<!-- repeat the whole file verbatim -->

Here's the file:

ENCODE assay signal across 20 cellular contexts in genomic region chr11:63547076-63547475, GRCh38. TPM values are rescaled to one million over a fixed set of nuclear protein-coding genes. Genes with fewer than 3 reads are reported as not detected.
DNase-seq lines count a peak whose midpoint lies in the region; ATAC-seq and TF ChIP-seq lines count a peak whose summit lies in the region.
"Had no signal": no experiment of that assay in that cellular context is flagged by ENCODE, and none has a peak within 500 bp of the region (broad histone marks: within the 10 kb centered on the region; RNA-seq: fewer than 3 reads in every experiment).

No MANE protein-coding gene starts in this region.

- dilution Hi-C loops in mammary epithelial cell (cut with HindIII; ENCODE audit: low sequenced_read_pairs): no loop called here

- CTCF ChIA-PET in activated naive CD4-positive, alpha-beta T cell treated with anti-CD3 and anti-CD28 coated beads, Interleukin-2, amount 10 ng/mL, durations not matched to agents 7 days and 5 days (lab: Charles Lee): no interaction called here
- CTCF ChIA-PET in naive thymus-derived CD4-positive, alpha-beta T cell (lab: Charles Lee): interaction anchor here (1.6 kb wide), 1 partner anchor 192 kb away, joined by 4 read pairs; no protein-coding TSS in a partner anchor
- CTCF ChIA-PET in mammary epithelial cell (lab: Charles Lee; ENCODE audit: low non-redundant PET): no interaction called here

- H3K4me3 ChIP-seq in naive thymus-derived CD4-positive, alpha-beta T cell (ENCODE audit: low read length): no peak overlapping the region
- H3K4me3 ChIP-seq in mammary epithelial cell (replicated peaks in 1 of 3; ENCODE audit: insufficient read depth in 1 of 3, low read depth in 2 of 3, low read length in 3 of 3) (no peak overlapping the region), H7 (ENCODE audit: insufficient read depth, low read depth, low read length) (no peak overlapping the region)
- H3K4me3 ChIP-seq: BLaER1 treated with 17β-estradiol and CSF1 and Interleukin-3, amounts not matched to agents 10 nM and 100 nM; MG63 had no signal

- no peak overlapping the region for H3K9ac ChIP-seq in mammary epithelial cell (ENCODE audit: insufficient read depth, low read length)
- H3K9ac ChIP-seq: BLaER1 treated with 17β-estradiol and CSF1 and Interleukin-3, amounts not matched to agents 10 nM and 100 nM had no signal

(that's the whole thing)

ENCODE assay signal across 20 cellular contexts in genomic region chr11:63547076-63547475, GRCh38. TPM values are rescaled to one million over a fixed set of nuclear protein-coding genes. Genes with fewer than 3 reads are reported as not detected.
DNase-seq lines count a peak whose midpoint lies in the region; ATAC-seq and TF ChIP-seq lines count a peak whose summit lies in the region.
"Had no signal": no experiment of that assay in that cellular context is flagged by ENCODE, and none has a peak within 500 bp of the region (broad histone marks: within the 10 kb centered on the region; RNA-seq: fewer than 3 reads in every experiment).

No MANE protein-coding gene starts in this region.

- dilution Hi-C loops in mammary epithelial cell (cut with HindIII; ENCODE audit: low sequenced_read_pairs): no loop called here

- CTCF ChIA-PET in activated naive CD4-positive, alpha-beta T cell treated with anti-CD3 and anti-CD28 coated beads, Interleukin-2, amount 10 ng/mL, durations not matched to agents 7 days and 5 days (lab: Charles Lee): no interaction called here
- CTCF ChIA-PET in naive thymus-derived CD4-positive, alpha-beta T cell (lab: Charles Lee): interaction anchor here (1.6 kb wide), 1 partner anchor 192 kb away, joined by 4 read pairs; no protein-coding TSS in a partner anchor
- CTCF ChIA-PET in mammary epithelial cell (lab: Charles Lee; ENCODE audit: low non-redundant PET): no interaction called here

- H3K4me3 ChIP-seq in naive thymus-derived CD4-positive, alpha-beta T cell (ENCODE audit: low read length): no peak overlapping the region
- H3K4me3 ChIP-seq in mammary epithelial cell (replicated peaks in 1 of 3; ENCODE audit: insufficient read depth in 1 of 3, low read depth in 2 of 3, low read length in 3 of 3) (no peak overlapping the region), H7 (ENCODE audit: insufficient read depth, low read depth, low read length) (no peak overlapping the region)
- H3K4me3 ChIP-seq: BLaER1 treated with 17β-estradiol and CSF1 and Interleukin-3, amounts not matched to agents 10 nM and 100 nM; MG63 had no signal

- no peak overlapping the region for H3K9ac ChIP-seq in mammary epithelial cell (ENCODE audit: insufficient read depth, low read length)
- H3K9ac ChIP-seq: BLaER1 treated with 17β-estradiol and CSF1 and Interleukin-3, amounts not matched to agents 10 nM and 100 nM had no signal